French Language Editions of Orca Currents and Orca Soundings. Perfect for French language learners. High-quality translations which remain faithful to the English editions. Use the French and English versions together!

ca9La Courte Échelle
Les romans de la courte échelle combleront tout besoin d’évasion des lecteurs. Ils les feront voyager et réfléchir, s’émouvoir ou éclater de rire. Ils les tiendront en haleine jusqu’au bout et les amèneront certainement à élargir leurs horizons. Nos recommandations : collection Premier Roman, collection Roman Jeunesse.                        Adresse à suivre.

Québec Amérique Jeunesse01
Le catalogue Québec Amérique Jeunesse propose plusieurs collections . Notre recommandation : Bilbo.
Ou consultez le catalogue jeunesse pour des recommandations par tranche d’âge :

02Éditions Pierre Tisseyre

Sa section jeunesse offre de nombreuses collections et séries qui sont très populaires auprès des jeunes. Notre recommandation : Collection Papillon qui offre plusieurs niveaux de lecture.

1Bayard Jeunesse
Bayard Jeunesse Canada publie les versions canadiennes des magazines Popi, Pomme d’api et J’aime lire. La maison est aussi coéditrice et copropriétaire des magazines de vulgarisation scientifique Les Débrouillards et Les Explorateurs. Consultez la section Lecteurs Débutants.

2Éditions Scholastic
Scholastic initie les jeunes aux plaisirs de la lecture et les encourage à élargir leurs connaissances et à participer au monde qui les entoure. Consultez les collections dans la section Premiers Romans.

3Éditions du Phoenix
Cette maison offre une sélection diversifiée d’ouvrages ayant pour but de faire découvrir la littérature ou d’augmenter le goût de la lecture.

4Les Éditions du Boréal
Les Éditions du Boréal sont une maison d’édition canadienne, basée à Montréal, qui publie en langue française de la littérature générale. Essayez Boréal Junior.

Recommandations additionnelles :

5Collection GB+ En Action
Parfaite pour les lecteurs en apprentissage d’une langue seconde, courts récits d’environ 16 pages.
Collection BédéLire:  Récits d’environ 40 pages.

6Collection À la Une

Submitted by: C.A. Case – PCHS Library + T.P. Stagière @ PCHS


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MELS Library Symposium 2015 – Dream, Plan, Create

Last Tuesday I had the pleasure to attend the annual symposium that MELS holds for school librarians across Quebec.  Not only do we get a full day of learning but we get to share with school librarians across the province what we are doing in our schools.  The day that I attended was for secondary school librarians.  Here are some of the highlights from the day:

lego table
Master Builders!

Keynote speaker Joanne de Groot  gave a fantastic presentation on maker spaces.  Throughout the presentation we would have interactive sessions with our table. One of the discussions at our table included what does our school library represent.  Most tables agreed that it is a learning space that provides a safe place for students. Another activity we did was based on creating small maker spaces in our library.  Our table scored with Lego (okay, I admit it, I had to beg for the Lego) while others had arts and crafts, solar powered items and sand crafting.  We had a certain amount of time to create whatever we wanted – without instructions.   I would encourage everyone to look into maker spaces.  They can range from the high end 3d printing to something simple like an arts and crafts session to make bookmarks for your library.  There are tons of ideas for school libraries.  All you have to do is Google “school library maker spaces”.  One of our bloggers did a post on this topic awhile ago which you can read here.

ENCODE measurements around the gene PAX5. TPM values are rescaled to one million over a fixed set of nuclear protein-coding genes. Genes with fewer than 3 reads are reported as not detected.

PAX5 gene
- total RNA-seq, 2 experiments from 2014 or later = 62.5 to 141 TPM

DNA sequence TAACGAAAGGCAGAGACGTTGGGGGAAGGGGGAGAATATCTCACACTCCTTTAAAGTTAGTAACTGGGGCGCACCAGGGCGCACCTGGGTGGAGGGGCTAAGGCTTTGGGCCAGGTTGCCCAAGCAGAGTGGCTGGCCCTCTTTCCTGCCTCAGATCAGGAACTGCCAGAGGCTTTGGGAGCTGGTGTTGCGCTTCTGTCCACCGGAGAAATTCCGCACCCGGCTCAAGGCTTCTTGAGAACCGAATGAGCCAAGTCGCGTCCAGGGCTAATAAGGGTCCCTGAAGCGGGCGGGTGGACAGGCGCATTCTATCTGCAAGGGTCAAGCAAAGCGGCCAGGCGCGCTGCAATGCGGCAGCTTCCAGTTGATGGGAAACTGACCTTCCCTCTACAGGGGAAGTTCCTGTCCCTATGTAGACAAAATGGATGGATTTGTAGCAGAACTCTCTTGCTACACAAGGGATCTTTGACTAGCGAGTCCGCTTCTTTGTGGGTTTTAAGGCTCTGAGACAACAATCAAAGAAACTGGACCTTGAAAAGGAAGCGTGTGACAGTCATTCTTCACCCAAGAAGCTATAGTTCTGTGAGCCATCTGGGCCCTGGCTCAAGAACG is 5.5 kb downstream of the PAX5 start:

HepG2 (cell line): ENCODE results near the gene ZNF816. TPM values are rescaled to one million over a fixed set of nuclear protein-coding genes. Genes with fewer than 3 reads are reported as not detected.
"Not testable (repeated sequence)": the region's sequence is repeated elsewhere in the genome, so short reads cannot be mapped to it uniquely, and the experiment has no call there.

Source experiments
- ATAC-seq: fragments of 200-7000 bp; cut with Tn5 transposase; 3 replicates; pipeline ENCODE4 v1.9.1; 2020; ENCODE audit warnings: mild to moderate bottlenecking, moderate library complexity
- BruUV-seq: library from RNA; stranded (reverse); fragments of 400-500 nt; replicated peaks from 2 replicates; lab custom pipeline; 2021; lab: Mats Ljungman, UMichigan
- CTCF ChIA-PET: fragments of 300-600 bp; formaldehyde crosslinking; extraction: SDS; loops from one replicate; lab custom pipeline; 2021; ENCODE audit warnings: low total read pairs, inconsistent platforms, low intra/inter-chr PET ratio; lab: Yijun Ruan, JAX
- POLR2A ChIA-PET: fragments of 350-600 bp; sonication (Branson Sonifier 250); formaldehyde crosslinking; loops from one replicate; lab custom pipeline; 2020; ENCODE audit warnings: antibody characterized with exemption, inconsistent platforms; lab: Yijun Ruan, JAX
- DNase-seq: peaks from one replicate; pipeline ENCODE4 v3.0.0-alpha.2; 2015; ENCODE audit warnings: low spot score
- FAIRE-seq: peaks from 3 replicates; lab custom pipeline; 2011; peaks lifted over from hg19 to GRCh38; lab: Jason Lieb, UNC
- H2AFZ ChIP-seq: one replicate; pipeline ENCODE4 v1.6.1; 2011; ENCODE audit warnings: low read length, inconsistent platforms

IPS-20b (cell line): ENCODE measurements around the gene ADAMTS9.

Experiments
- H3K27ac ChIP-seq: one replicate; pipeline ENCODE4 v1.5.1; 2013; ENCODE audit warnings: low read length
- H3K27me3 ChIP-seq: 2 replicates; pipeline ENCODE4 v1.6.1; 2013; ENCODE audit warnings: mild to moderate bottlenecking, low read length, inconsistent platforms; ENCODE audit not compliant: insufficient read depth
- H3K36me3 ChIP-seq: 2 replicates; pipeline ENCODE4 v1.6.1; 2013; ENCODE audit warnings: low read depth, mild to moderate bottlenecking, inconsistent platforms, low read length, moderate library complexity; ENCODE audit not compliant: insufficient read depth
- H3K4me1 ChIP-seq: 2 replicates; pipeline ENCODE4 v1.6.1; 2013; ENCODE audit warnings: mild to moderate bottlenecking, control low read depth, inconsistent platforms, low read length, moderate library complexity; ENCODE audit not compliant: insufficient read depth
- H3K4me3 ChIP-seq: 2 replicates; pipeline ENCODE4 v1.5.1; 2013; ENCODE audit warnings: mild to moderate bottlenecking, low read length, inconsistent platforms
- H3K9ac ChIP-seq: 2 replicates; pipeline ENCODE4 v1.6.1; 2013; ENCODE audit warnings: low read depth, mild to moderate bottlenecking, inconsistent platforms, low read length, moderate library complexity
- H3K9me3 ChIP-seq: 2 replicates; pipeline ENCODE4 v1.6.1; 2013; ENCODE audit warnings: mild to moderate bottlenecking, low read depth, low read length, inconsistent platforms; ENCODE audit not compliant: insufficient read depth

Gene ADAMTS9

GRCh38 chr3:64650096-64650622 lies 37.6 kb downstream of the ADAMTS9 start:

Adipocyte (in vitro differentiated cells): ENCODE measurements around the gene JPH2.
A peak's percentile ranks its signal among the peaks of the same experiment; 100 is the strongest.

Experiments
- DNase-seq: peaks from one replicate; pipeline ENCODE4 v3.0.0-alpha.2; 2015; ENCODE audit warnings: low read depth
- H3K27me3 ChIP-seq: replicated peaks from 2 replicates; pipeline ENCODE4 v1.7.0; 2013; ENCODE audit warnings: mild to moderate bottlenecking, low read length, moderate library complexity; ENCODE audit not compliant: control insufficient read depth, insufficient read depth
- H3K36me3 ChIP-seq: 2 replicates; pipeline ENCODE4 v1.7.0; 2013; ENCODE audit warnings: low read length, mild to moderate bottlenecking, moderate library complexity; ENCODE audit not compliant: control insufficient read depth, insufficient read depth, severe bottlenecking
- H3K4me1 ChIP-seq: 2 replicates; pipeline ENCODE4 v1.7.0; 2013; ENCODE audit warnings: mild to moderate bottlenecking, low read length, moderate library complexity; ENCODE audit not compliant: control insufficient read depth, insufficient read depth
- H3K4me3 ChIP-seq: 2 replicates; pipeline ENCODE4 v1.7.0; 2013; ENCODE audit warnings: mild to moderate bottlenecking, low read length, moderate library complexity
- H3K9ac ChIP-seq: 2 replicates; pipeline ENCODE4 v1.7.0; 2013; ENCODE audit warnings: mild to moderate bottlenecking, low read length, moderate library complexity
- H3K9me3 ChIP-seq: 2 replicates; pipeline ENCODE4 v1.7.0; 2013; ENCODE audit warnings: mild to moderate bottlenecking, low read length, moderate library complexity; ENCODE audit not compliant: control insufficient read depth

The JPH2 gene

I stayed for the session “Library spaces your students will love” which highlighted different ideas that you can have in your library.  I absolutely loved the magazine storage area.  Suzanne Nesbitt was able to find a hack to make it less expensive if you are interested.  The other session that was going on at the same time was ” The Dream Collection: Planning Today for Tomorrow” which I heard was really good.

poster session 1

Ute Wilkinson’s poster session

During the lunch hour, there were several poster sessions that highlighted different activities in libraries as well as different ideas on how to get involved with your school community.  Ute Wilkinson presented ideas on how to engage with the staff and school community whether it is through the Home & School, Governing Board or other committees.  Creating networks will increase awareness about the library and its goals which then will increase support for various projects you want to implement